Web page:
Am I alone in sensing a greener atmosphere on garden centres and at garden retailers with a plant nursery on the premises? Good examples of those in mind are Coolings, Ayletts, Woodlands and Cowells.
Generally speaking, where there are growers on site there is a greater awareness of plant care needs and as a result nursery stock on display for sale has a fresher and more appealing look. At a Garden Re-leaf workshop for schoolchildren at Alton Garden Centre last month I was interested to hear a class of 29 kids were excited by a visit to the recently built twin-bay polytunnel.
The floor area is filled with potted strawberry runners, dahlias (that should please Derek Bunker, who grew them as a teenager before his successful garden centre career) and herbaceous. Dahlias are the foundation business for Ayletts’ huge garden centre operation and on a recent call I was privileged to make a tour of the back-room production greenhouses with Hazel Aylett.
Hazel, with nursery manager Colin, keeps a hands-on approach to propagating cuttings from their 60-plus cultivar collection. Alongside these greenhouses Ayletts has planted up a two-acre garden of island beds demonstrating how dahlias can be grown with herbaceous and roses.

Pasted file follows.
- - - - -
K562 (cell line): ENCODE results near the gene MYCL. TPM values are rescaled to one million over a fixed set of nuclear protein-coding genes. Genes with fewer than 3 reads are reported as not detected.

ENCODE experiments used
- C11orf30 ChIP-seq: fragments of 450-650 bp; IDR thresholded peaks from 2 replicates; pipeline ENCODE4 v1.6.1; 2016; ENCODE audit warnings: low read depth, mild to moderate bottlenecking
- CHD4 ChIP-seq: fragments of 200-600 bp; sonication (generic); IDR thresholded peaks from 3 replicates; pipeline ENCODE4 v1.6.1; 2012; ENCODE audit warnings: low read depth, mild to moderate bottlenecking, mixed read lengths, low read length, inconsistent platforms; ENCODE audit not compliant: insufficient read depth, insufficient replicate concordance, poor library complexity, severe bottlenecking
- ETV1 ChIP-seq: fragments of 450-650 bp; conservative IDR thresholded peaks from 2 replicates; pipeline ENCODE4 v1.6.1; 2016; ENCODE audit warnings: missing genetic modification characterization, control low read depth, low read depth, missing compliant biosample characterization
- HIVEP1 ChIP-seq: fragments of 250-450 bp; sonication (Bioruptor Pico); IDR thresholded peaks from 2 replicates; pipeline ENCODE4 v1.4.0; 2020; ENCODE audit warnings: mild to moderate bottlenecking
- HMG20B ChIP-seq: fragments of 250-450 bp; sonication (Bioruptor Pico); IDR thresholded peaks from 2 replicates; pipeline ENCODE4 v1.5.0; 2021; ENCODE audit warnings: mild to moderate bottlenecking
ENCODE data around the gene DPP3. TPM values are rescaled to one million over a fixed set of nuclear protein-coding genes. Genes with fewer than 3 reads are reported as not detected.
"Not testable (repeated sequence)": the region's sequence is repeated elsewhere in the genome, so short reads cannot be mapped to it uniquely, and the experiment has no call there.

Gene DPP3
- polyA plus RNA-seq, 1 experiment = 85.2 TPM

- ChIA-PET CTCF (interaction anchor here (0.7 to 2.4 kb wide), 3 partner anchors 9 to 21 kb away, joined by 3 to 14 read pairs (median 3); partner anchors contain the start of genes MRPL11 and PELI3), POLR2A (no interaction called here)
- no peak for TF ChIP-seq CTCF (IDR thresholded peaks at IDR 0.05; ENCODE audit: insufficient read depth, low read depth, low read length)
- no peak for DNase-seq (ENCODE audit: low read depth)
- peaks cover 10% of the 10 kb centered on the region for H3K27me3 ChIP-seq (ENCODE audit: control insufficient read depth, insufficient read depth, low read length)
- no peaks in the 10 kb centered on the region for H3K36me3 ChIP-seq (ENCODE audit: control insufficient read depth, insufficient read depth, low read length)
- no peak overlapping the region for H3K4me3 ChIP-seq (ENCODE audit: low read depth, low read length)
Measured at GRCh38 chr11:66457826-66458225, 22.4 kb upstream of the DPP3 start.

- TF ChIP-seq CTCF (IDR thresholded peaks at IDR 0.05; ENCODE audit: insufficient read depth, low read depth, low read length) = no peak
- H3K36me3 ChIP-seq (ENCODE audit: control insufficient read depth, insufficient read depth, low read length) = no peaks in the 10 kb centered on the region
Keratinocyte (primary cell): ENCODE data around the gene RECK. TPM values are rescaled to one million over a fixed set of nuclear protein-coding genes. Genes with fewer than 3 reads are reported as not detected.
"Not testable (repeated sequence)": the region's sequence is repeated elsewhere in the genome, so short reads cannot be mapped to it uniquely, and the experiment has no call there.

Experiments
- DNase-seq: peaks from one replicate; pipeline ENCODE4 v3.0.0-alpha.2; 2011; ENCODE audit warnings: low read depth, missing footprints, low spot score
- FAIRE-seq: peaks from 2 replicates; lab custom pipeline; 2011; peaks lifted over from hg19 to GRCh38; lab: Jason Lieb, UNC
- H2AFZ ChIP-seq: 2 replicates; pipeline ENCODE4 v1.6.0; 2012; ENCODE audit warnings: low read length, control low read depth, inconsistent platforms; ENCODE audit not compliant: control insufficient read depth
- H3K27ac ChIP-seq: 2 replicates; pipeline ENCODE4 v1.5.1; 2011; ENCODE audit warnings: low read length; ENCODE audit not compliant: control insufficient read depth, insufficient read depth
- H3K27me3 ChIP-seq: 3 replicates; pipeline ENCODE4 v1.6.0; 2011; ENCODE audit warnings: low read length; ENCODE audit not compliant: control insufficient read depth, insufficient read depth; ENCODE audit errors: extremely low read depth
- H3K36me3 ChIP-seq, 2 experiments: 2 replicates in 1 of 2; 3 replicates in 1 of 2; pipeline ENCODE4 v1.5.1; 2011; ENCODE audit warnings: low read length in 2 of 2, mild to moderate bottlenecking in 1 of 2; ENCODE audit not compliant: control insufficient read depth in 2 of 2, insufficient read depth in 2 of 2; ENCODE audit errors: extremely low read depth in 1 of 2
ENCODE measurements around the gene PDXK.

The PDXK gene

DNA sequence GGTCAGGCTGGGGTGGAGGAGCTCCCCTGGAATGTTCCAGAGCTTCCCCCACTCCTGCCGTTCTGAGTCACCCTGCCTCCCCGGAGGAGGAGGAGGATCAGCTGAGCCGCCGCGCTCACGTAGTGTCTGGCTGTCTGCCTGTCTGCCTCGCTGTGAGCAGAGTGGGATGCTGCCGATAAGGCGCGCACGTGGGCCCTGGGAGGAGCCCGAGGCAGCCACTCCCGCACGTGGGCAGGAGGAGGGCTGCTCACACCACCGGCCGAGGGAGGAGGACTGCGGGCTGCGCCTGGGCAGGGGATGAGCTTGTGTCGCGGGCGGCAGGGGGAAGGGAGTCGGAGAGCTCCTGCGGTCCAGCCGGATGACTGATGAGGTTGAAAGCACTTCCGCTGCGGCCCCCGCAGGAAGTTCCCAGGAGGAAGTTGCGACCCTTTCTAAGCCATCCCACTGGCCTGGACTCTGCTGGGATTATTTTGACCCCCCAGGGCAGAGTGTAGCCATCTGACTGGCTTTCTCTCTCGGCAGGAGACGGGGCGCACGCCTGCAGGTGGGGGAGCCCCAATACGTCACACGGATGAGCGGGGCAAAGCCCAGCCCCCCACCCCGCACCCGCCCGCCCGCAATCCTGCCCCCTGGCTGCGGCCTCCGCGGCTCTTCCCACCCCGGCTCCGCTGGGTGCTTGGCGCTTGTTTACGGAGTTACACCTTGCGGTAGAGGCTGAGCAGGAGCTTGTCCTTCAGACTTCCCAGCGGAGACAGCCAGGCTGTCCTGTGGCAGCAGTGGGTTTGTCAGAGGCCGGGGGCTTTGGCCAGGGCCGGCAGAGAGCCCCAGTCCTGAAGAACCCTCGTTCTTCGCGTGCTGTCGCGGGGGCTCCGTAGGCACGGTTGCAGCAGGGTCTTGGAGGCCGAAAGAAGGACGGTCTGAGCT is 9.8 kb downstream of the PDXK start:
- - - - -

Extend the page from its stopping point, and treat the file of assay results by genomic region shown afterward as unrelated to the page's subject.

Getting pleasure myself and hearing children similarly enjoy tours of production areas prompts the thought, is it not time those retailers with such areas should open them up to public view in the same way as it is fashionable to have the kitchen and chefs on view at restaurants.
Burnt into my memory are huge crowds at Thomas Rochford Houseplant Nursery in Broxbourne to view the Christmas plant production houses. They were spectacular and many thousands of pounds worth of plants were sold over a weekend.
Who will be the first plant retailer to have a modern production unit with overhead viewing gantry, akin to the Aalsmeer Flower Auction, where customers can see plants growing and buy on the way out?
Peter Seabrook is a gardening writer and broadcaster